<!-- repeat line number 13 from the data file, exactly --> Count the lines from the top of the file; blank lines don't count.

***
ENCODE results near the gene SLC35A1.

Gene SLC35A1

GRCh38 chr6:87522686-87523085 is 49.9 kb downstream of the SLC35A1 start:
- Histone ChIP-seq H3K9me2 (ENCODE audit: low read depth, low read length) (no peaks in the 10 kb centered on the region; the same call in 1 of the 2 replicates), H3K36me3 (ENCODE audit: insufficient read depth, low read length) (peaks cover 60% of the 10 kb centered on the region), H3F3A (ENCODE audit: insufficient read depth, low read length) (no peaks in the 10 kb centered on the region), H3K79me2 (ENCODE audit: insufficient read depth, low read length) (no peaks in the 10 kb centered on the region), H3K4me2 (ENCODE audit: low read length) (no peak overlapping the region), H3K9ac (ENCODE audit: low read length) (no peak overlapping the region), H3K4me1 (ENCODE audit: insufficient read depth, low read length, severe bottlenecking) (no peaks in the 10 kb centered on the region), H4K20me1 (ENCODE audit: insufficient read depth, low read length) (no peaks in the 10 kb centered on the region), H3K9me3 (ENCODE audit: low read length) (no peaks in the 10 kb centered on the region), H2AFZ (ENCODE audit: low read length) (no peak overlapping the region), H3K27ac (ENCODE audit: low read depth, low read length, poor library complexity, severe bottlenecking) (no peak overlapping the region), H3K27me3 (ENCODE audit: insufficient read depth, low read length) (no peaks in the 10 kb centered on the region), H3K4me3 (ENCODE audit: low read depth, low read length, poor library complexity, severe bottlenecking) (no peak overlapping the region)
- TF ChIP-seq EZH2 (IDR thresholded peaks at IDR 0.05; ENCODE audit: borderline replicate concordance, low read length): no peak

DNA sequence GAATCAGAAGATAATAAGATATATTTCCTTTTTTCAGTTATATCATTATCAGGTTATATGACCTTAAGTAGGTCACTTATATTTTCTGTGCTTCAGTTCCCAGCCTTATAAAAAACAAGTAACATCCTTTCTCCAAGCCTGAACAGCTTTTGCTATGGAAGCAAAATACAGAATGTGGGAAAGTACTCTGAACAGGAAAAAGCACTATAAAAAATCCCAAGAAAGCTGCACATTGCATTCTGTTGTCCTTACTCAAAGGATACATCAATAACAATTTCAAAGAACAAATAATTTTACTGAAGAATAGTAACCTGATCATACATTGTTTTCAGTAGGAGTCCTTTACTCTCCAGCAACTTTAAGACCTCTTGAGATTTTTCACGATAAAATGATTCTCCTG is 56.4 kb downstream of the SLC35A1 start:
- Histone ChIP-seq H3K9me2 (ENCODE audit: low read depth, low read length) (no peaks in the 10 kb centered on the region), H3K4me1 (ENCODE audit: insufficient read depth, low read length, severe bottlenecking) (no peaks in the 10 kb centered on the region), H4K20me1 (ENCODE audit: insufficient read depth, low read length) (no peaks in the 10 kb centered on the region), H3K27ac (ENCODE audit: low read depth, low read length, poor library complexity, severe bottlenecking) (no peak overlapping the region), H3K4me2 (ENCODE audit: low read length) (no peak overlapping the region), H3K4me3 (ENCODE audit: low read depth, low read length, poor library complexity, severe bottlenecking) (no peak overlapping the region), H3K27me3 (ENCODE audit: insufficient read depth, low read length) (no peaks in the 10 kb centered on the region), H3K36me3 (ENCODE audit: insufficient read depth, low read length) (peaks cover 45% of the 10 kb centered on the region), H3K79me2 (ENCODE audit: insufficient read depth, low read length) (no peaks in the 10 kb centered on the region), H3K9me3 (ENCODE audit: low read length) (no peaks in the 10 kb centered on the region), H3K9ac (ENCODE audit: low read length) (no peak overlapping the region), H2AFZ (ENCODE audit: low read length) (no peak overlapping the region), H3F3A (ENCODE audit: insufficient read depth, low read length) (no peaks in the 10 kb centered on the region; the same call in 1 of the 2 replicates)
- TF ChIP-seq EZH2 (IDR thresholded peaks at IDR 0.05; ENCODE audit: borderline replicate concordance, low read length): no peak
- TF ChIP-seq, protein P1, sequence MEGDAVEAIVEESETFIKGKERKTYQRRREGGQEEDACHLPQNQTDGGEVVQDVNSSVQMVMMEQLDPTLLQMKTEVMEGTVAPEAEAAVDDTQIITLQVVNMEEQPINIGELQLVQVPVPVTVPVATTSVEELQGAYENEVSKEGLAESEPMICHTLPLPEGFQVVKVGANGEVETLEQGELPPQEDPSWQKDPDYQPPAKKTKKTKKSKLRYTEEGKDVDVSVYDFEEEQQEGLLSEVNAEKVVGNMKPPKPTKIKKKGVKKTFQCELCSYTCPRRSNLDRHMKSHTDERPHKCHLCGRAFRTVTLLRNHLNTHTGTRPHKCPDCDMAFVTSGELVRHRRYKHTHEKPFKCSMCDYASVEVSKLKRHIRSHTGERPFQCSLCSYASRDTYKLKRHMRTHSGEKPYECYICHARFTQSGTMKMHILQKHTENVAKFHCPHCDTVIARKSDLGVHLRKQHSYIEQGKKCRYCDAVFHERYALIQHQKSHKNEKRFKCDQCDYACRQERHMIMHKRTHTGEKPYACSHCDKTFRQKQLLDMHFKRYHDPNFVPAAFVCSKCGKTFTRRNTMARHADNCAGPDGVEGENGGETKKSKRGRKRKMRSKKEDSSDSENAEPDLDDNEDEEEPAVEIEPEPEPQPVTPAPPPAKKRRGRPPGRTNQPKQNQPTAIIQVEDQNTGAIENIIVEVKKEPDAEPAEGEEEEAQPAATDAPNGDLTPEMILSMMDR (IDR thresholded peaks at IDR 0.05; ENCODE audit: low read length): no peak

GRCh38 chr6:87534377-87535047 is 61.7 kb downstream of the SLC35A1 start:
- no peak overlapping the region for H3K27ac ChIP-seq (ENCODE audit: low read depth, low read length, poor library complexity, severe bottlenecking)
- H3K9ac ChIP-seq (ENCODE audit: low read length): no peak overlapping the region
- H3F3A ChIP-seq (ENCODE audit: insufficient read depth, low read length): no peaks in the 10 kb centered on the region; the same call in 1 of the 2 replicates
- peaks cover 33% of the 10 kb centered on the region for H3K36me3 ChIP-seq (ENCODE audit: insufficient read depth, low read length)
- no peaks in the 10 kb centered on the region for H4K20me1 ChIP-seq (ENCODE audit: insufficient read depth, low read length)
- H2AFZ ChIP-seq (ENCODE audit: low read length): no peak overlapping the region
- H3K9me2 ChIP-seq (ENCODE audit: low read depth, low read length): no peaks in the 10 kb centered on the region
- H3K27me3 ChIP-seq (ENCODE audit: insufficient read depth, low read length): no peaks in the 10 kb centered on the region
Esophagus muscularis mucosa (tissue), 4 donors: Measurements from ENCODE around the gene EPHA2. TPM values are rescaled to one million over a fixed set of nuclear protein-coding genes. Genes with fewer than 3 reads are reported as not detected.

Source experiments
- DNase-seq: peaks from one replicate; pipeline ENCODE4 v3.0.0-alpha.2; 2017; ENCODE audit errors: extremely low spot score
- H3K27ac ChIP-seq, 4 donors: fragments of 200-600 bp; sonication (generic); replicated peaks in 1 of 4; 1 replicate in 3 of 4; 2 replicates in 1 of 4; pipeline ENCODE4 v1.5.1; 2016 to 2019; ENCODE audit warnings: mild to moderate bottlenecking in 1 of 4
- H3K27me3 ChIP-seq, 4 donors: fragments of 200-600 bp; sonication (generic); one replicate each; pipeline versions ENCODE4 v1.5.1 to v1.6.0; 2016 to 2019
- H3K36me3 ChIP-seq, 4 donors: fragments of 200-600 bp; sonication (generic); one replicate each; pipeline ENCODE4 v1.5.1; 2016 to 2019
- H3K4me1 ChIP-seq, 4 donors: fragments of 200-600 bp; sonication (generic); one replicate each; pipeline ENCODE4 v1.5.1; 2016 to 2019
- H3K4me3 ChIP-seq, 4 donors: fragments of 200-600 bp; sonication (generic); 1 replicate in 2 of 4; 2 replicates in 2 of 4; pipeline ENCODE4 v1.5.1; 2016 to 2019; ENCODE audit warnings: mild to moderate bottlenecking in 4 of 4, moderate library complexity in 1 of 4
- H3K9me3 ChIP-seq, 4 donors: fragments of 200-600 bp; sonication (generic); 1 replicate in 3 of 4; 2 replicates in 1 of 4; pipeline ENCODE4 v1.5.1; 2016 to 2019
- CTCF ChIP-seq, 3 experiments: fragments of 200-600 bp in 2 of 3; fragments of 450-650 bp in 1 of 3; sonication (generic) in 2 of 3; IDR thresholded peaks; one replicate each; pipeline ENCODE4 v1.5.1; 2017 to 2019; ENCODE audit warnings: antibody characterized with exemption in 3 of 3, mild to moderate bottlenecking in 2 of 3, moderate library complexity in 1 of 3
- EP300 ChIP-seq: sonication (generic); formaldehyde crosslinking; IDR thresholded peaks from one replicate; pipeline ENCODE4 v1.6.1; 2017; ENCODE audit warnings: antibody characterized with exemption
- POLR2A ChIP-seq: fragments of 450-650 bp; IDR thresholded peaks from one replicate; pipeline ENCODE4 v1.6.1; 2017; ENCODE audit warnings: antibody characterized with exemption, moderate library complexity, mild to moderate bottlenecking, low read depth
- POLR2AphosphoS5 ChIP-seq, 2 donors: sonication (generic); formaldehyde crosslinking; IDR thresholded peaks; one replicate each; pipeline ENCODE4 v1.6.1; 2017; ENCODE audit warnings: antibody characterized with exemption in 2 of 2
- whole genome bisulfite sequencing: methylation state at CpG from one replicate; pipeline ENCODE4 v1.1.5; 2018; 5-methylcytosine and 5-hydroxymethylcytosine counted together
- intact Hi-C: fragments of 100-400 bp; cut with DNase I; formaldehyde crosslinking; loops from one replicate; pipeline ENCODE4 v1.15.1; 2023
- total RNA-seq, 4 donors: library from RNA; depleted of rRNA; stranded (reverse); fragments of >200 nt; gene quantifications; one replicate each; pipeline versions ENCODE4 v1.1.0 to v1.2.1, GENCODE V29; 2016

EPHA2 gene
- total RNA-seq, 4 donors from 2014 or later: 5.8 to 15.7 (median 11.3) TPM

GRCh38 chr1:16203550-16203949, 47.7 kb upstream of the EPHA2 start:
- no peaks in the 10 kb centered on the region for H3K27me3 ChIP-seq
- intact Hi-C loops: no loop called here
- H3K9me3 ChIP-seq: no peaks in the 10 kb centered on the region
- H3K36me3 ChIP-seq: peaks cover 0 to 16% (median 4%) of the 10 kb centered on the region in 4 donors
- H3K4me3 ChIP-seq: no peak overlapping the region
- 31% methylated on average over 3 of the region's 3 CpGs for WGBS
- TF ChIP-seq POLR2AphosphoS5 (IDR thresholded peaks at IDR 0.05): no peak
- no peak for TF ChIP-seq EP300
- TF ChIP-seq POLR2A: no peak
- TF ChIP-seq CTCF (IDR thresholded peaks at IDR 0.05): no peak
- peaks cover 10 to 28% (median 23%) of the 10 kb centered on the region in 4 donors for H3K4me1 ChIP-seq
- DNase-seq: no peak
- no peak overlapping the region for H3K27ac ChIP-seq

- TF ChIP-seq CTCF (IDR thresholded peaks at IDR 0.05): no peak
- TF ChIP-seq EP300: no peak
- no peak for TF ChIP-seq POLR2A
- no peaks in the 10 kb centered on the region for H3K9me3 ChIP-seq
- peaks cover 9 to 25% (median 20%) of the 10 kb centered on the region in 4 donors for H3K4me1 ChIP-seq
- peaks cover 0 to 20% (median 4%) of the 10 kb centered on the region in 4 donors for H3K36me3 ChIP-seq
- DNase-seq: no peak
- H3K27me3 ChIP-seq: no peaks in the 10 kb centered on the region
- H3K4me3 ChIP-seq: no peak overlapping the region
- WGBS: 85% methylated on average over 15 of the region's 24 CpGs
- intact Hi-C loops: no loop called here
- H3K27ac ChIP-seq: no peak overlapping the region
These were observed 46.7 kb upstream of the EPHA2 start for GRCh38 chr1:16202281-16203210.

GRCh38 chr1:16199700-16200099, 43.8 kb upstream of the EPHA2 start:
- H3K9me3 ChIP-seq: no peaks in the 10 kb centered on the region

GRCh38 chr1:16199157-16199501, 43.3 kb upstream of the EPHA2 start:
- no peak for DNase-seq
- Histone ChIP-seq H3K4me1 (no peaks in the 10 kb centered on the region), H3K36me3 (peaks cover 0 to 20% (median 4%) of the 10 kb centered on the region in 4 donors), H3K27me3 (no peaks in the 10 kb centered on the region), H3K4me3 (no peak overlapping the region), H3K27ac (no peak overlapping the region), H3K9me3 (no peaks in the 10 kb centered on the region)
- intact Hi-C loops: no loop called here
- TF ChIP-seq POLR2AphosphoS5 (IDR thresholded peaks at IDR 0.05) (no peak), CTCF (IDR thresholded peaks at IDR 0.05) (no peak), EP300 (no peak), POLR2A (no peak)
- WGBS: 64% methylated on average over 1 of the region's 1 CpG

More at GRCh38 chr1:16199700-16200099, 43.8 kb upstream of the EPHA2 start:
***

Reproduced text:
- H3F3A ChIP-seq (ENCODE audit: insufficient read depth, low read length): no peaks in the 10 kb centered on the region; the same call in 1 of the 2 replicates